An amendment adopted Monday redefined drag as a performance in which someone “exaggerates sexual aspects of the masculine or feminine body for entertainment purposes.”
This amendment did “nothing to clarify the law or its enforceability,” American Civil Liberties Union of Arkansas policy director Sarah Everett said Wednesday before the House City, County and Local Affairs Committee.
The amended House bill targets all sexual performances, so it would not have to stand up to strict scrutiny.
– Rep. Mary Bentley (R-Perryville), the House sponsor of Senate Bill 43
Both previous versions of the bill classified a drag performance as an adult business similar to pornography, strip clubs and other sexually explicit content and activities. Such businesses are not allowed to be located within a certain distance of schools, parks and other places children frequent.
The current version of the bill would dictate that an “adult-oriented performance” may not take place on public property, allow minors to be present or use any public funds.
This is the first version of the bill to mention the use of public money.
The original version of the bill passed the Senate on a party-line vote. But the heavily amended legislation will have to go back through committees and be put up for a vote in both chambers, essentially restarting the lawmaking process.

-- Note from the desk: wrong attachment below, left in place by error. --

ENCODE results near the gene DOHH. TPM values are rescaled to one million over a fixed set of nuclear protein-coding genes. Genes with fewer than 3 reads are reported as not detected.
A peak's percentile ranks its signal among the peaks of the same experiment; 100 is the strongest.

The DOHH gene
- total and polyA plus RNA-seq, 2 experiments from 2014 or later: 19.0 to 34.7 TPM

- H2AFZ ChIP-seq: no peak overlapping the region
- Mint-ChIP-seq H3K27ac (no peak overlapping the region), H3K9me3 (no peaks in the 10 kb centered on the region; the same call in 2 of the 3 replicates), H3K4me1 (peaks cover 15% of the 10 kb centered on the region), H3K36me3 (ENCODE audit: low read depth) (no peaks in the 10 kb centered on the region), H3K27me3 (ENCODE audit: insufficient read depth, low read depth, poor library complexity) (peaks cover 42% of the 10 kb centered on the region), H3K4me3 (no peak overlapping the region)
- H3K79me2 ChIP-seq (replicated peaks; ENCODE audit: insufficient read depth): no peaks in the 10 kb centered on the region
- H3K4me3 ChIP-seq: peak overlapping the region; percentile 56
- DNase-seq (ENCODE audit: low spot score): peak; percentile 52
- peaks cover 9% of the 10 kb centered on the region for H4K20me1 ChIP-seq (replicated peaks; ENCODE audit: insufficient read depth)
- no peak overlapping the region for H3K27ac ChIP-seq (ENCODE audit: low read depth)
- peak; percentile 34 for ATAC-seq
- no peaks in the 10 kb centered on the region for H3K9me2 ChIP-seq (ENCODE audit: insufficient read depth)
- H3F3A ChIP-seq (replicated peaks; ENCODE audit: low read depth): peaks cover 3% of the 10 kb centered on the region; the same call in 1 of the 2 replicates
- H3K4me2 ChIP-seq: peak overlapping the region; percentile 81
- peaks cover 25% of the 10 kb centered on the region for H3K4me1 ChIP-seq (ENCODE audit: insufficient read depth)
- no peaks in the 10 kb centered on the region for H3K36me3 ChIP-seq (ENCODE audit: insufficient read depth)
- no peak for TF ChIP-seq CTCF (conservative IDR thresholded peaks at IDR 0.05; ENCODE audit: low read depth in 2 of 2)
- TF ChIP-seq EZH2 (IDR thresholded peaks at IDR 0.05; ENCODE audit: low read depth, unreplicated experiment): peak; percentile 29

Sinclair appeared in drag before the Senate City, County and Local Affairs Committee on Jan. 19 and in plainclothes before the equivalent House committee on Wednesday to speak against Senate Bill 43.
Later on Jan. 19, Sinclair led a rally that attracted about 200 people to the Capitol steps to protest the bill. The rally included a performance of “Seasons of Love” by a group of dozens, including drag performers and transgender Arkansans, since Sinclair and other organizers said the bill could make such a performance illegal.
Transgender advocacy group Intransitive Arkansas, which helped coordinate the rally, again used performance as protest by holding five flash mobs throughout Central and Northwest Arkansas on Jan. 23, the day before the bill passed the Senate.
Intransitive advocacy and resource organizer Tien Estell led about 15 people in a flash mob on the Capitol steps.